I was commissioned by Tamar Valley A.O.N.B. (Area of Outstanding Natural Beauty) as part of CORDIALE, an EU funded project to explore regional identity and develop community resilience in relation to resource depletion and the changing climate in 2012.

Diarykeepers is a participatory project that connects community on either side of the Tamar River in Cornwall and in Devon and draws inspiration from the handwritten diaries of market gardener Joseph Snell. Between 1914 and 1938, local resident Joseph Snell kept a daily handwritten diary. The entries give a fascinating, personal account of valley life including everyday incidents, marking the changing seasons, leisure, his work as a grower as well as touching on wider world issues. Each of his diary entries is very short – one or two sentences, and many have a poetic directness and striking simplicity.

The Diarykeepers project asked “What is it like to live now?” by inviting local people of all ages to keep a short daily diary for the month of June . People took part via twitter, email or by picking up a hand-made diary from local shops, pubs and post offices. 90 diaries from were returned and five schools in the area also took part. I invited Ruth Ben-Tovim to co-devised a performance installation with me, drawing out themes from both the June 2012 diaries and Joseph Snell’s diaries.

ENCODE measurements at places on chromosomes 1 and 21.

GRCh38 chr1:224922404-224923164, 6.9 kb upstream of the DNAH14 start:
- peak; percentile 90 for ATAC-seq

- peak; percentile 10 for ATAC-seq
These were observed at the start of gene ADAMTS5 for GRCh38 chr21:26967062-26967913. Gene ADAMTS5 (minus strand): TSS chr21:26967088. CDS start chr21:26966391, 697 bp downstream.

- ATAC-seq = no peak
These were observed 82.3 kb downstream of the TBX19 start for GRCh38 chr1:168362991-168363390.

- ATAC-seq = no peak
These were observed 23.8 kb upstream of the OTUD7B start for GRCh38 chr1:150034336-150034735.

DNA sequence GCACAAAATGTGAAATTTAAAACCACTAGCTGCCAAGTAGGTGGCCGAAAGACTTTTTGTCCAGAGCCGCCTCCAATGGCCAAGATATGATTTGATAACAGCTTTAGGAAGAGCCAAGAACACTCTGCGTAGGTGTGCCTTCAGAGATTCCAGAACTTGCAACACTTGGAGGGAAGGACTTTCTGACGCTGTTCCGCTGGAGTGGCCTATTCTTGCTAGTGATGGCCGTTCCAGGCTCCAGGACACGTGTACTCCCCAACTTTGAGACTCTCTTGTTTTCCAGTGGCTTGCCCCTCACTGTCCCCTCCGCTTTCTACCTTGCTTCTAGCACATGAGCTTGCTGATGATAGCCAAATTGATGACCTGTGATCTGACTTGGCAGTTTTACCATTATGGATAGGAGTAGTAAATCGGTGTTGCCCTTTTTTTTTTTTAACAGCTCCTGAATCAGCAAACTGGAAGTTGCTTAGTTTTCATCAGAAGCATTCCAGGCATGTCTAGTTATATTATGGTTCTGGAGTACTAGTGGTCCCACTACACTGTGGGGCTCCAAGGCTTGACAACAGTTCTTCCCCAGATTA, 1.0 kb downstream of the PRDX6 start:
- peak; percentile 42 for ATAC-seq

We created a temporary performance and installation in a large disused greenhouse and packing shed and local Diarykeepers worked with us to animate the installation with their own and others stories. Visitors were invited to tour the performance and experience the installation in small groups.

The Diarykeepers project is archived in Calstock Parish Archive. To see a short film created about the project click here.